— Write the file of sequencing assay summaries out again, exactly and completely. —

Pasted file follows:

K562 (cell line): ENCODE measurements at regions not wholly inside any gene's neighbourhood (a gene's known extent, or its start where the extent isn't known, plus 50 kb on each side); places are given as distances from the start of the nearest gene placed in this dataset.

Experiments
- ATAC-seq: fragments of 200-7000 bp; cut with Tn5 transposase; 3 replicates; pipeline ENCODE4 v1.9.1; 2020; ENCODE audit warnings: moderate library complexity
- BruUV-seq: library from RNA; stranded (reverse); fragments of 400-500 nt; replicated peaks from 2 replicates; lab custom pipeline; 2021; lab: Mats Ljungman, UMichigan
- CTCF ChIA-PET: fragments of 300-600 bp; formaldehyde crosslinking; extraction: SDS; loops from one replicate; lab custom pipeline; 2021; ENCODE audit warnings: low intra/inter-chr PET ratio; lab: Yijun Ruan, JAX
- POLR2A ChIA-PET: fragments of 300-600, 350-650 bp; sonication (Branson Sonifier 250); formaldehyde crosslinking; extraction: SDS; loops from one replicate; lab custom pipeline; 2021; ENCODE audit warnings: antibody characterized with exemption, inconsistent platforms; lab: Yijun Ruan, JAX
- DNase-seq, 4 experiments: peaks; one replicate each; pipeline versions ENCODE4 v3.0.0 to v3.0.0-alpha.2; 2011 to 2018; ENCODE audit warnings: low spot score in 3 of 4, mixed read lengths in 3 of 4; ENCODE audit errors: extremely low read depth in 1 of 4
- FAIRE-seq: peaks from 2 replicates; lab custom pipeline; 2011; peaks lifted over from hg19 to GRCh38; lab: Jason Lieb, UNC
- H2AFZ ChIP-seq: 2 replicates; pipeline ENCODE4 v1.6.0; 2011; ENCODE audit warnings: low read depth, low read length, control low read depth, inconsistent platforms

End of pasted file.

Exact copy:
K562 (cell line): ENCODE measurements at regions not wholly inside any gene's neighbourhood (a gene's known extent, or its start where the extent isn't known, plus 50 kb on each side); places are given as distances from the start of the nearest gene placed in this dataset.

Experiments
- ATAC-seq: fragments of 200-7000 bp; cut with Tn5 transposase; 3 replicates; pipeline ENCODE4 v1.9.1; 2020; ENCODE audit warnings: moderate library complexity
- BruUV-seq: library from RNA; stranded (reverse); fragments of 400-500 nt; replicated peaks from 2 replicates; lab custom pipeline; 2021; lab: Mats Ljungman, UMichigan
- CTCF ChIA-PET: fragments of 300-600 bp; formaldehyde crosslinking; extraction: SDS; loops from one replicate; lab custom pipeline; 2021; ENCODE audit warnings: low intra/inter-chr PET ratio; lab: Yijun Ruan, JAX
- POLR2A ChIA-PET: fragments of 300-600, 350-650 bp; sonication (Branson Sonifier 250); formaldehyde crosslinking; extraction: SDS; loops from one replicate; lab custom pipeline; 2021; ENCODE audit warnings: antibody characterized with exemption, inconsistent platforms; lab: Yijun Ruan, JAX
- DNase-seq, 4 experiments: peaks; one replicate each; pipeline versions ENCODE4 v3.0.0 to v3.0.0-alpha.2; 2011 to 2018; ENCODE audit warnings: low spot score in 3 of 4, mixed read lengths in 3 of 4; ENCODE audit errors: extremely low read depth in 1 of 4
- FAIRE-seq: peaks from 2 replicates; lab custom pipeline; 2011; peaks lifted over from hg19 to GRCh38; lab: Jason Lieb, UNC
- H2AFZ ChIP-seq: 2 replicates; pipeline ENCODE4 v1.6.0; 2011; ENCODE audit warnings: low read depth, low read length, control low read depth, inconsistent platforms